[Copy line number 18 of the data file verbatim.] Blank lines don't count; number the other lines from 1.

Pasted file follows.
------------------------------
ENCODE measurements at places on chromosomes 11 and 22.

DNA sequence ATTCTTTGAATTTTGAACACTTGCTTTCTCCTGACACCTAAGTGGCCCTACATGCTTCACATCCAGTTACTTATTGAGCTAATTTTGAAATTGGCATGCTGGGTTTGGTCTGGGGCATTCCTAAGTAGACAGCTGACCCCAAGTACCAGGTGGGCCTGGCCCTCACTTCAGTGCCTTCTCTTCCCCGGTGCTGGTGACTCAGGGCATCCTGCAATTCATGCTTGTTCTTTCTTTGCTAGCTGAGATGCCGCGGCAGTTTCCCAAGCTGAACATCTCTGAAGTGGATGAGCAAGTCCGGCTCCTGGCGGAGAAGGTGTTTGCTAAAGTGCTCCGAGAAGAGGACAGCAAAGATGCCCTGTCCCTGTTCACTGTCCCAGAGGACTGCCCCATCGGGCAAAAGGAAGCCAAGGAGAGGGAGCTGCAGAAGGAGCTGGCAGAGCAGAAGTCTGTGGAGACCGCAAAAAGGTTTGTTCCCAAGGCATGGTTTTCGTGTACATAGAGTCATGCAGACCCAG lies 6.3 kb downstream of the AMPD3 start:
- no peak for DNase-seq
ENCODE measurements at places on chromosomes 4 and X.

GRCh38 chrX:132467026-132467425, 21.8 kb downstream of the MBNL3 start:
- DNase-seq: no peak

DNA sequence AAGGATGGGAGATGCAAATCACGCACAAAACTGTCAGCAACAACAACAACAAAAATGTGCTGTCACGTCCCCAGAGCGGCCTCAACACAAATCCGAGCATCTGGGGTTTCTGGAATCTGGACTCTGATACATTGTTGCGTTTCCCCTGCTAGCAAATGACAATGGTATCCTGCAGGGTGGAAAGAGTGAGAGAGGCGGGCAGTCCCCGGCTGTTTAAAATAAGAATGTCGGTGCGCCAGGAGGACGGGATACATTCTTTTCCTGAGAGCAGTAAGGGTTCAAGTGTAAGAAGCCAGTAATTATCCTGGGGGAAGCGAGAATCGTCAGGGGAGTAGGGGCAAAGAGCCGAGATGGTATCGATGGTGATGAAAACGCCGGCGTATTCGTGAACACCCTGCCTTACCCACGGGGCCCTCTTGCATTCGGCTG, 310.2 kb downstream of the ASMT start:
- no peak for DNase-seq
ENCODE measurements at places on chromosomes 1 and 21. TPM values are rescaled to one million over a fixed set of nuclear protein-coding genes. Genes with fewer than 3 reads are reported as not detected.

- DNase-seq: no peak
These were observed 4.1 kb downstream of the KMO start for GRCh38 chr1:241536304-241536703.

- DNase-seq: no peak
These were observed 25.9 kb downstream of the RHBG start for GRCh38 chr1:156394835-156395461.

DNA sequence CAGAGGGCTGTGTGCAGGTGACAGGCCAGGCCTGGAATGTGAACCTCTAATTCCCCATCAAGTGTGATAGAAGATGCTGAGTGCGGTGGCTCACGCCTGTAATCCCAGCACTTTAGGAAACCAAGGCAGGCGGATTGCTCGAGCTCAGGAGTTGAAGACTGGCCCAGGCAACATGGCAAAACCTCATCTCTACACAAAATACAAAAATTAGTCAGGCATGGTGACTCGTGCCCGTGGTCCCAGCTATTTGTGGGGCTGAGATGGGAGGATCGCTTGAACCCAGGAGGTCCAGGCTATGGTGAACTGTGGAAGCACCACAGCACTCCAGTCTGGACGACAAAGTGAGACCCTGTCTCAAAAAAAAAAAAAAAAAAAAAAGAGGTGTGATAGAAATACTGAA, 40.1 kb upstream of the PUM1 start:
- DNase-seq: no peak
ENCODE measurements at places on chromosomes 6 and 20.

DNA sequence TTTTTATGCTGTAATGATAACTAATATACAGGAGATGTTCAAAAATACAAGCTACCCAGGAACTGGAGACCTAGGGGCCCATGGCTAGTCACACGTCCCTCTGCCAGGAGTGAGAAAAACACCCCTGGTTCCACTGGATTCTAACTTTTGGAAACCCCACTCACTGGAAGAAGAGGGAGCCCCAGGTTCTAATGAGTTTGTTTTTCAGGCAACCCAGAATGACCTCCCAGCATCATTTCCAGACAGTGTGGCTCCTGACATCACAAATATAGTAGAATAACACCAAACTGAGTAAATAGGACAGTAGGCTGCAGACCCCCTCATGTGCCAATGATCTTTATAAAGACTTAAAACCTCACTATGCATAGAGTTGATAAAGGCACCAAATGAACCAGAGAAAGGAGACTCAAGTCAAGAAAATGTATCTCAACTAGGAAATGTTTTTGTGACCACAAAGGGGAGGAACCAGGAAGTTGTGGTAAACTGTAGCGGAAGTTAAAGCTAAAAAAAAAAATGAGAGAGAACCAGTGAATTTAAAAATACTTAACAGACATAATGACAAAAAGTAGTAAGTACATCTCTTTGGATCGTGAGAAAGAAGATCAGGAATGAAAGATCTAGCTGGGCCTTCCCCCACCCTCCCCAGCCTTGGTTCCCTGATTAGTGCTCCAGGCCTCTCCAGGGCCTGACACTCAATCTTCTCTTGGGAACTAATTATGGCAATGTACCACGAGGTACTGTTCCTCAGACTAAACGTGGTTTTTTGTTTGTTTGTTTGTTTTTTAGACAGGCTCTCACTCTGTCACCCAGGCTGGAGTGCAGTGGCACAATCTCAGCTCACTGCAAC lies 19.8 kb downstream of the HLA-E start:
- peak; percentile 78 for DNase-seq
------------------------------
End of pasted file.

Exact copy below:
- peak; percentile 78 for DNase-seq